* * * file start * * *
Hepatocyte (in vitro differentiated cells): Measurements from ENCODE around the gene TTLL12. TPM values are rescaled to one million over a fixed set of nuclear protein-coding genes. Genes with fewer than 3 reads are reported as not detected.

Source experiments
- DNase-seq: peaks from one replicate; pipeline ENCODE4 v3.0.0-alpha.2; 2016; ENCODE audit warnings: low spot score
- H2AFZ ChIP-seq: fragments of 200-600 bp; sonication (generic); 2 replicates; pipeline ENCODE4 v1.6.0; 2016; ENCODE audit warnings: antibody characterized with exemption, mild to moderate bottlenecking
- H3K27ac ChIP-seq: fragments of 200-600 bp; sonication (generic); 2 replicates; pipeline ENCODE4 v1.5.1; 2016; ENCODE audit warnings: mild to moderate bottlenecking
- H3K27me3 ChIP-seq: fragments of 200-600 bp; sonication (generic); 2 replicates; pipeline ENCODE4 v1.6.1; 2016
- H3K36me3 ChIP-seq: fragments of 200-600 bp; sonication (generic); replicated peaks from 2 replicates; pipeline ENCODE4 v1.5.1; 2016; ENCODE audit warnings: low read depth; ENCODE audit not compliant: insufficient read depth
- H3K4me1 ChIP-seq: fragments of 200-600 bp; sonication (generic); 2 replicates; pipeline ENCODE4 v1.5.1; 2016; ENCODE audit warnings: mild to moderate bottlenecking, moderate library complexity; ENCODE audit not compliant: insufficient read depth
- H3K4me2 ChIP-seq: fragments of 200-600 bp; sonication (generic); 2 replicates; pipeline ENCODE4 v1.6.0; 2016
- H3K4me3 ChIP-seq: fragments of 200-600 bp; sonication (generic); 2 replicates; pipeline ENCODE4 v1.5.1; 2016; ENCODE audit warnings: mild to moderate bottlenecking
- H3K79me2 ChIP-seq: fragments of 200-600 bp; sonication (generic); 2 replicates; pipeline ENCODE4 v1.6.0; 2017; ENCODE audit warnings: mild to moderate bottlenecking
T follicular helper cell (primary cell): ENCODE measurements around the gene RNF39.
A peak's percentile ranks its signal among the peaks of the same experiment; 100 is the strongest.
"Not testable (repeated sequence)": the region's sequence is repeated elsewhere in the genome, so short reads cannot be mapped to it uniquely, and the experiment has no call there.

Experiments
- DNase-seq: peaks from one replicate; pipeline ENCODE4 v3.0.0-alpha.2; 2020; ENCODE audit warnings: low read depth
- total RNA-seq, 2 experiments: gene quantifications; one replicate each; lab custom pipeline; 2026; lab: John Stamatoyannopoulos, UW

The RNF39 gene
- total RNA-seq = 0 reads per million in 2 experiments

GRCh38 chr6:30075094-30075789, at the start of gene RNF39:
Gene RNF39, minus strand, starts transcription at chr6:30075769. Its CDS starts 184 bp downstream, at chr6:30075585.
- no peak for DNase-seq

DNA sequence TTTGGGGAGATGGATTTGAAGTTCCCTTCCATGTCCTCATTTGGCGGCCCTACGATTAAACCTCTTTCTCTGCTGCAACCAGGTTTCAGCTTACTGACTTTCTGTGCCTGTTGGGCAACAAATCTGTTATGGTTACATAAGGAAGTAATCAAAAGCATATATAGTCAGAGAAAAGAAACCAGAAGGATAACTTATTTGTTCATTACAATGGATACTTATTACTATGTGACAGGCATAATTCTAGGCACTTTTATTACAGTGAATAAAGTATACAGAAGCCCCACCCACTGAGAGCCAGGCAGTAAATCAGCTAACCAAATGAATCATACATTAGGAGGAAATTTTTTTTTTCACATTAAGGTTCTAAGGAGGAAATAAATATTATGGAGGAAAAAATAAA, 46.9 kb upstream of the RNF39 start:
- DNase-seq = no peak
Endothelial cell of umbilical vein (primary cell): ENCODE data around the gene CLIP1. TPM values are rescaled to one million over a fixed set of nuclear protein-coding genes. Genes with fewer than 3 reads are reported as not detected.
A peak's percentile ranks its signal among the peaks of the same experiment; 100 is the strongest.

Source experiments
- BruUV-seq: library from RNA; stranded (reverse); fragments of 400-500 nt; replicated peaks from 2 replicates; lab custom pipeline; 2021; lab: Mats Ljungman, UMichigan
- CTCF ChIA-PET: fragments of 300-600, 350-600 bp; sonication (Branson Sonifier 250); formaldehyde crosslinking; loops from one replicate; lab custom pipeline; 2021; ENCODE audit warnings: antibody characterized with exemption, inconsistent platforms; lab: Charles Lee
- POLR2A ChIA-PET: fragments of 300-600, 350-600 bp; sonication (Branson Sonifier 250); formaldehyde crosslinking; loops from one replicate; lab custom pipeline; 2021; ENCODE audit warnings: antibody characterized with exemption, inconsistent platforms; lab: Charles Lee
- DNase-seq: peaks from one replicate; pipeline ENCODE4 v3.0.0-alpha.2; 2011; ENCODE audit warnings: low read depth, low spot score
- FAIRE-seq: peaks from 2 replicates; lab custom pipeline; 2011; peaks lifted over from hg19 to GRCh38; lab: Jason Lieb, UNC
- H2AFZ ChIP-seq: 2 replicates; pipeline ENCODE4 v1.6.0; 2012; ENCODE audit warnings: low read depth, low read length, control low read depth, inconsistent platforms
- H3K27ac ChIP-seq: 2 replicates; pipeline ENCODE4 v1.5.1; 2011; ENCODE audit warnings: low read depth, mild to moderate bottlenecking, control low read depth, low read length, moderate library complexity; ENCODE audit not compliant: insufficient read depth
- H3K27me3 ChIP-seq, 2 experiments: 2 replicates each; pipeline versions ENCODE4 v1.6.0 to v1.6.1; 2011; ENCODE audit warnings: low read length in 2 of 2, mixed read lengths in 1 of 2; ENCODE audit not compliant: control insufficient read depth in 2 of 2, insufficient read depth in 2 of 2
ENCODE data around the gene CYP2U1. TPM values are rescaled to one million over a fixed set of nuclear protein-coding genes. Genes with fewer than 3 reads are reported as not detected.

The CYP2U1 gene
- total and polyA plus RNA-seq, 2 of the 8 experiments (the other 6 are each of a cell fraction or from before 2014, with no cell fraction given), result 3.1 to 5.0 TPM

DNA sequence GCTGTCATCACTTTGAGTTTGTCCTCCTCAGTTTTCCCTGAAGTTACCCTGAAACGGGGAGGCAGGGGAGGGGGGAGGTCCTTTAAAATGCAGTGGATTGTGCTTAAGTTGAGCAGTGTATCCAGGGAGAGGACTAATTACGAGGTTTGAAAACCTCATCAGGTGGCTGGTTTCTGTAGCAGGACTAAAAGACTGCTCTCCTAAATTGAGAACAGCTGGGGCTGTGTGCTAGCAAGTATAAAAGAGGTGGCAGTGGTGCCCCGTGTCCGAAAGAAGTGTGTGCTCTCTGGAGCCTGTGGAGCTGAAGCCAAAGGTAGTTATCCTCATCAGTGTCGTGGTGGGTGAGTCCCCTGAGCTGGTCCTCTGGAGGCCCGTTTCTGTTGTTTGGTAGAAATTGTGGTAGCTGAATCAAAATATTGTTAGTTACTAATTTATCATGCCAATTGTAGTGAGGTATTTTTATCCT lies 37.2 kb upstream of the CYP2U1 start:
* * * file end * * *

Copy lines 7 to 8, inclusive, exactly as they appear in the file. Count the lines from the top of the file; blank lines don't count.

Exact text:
- H3K36me3 ChIP-seq: fragments of 200-600 bp; sonication (generic); replicated peaks from 2 replicates; pipeline ENCODE4 v1.5.1; 2016; ENCODE audit warnings: low read depth; ENCODE audit not compliant: insufficient read depth
- H3K4me1 ChIP-seq: fragments of 200-600 bp; sonication (generic); 2 replicates; pipeline ENCODE4 v1.5.1; 2016; ENCODE audit warnings: mild to moderate bottlenecking, moderate library complexity; ENCODE audit not compliant: insufficient read depth